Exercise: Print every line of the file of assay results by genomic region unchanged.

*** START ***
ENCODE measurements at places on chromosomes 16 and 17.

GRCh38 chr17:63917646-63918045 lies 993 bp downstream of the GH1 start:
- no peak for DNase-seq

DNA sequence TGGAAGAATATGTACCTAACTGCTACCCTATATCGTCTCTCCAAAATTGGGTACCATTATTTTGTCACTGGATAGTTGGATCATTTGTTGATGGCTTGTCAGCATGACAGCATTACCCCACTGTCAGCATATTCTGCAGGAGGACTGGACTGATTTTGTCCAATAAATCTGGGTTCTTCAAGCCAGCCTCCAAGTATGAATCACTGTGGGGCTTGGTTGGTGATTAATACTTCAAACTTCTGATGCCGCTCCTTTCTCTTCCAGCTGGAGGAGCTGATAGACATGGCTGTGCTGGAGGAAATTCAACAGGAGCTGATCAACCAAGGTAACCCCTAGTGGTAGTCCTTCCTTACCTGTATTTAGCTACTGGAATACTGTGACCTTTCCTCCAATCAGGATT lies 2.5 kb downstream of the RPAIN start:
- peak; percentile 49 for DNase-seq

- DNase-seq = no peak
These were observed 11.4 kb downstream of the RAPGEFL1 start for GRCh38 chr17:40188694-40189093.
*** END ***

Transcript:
ENCODE measurements at places on chromosomes 16 and 17.

GRCh38 chr17:63917646-63918045 lies 993 bp downstream of the GH1 start:
- no peak for DNase-seq

DNA sequence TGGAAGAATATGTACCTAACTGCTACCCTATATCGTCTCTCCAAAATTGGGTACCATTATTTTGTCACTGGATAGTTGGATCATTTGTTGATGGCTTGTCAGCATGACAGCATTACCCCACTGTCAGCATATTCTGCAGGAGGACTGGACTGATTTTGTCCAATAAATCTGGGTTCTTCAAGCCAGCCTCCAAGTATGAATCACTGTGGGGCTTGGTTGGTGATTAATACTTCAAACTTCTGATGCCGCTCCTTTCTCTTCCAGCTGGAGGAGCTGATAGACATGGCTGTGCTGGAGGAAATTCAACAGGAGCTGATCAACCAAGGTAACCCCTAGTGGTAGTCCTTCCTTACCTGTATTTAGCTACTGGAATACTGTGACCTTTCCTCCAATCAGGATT lies 2.5 kb downstream of the RPAIN start:
- peak; percentile 49 for DNase-seq

- DNase-seq = no peak
These were observed 11.4 kb downstream of the RAPGEFL1 start for GRCh38 chr17:40188694-40189093.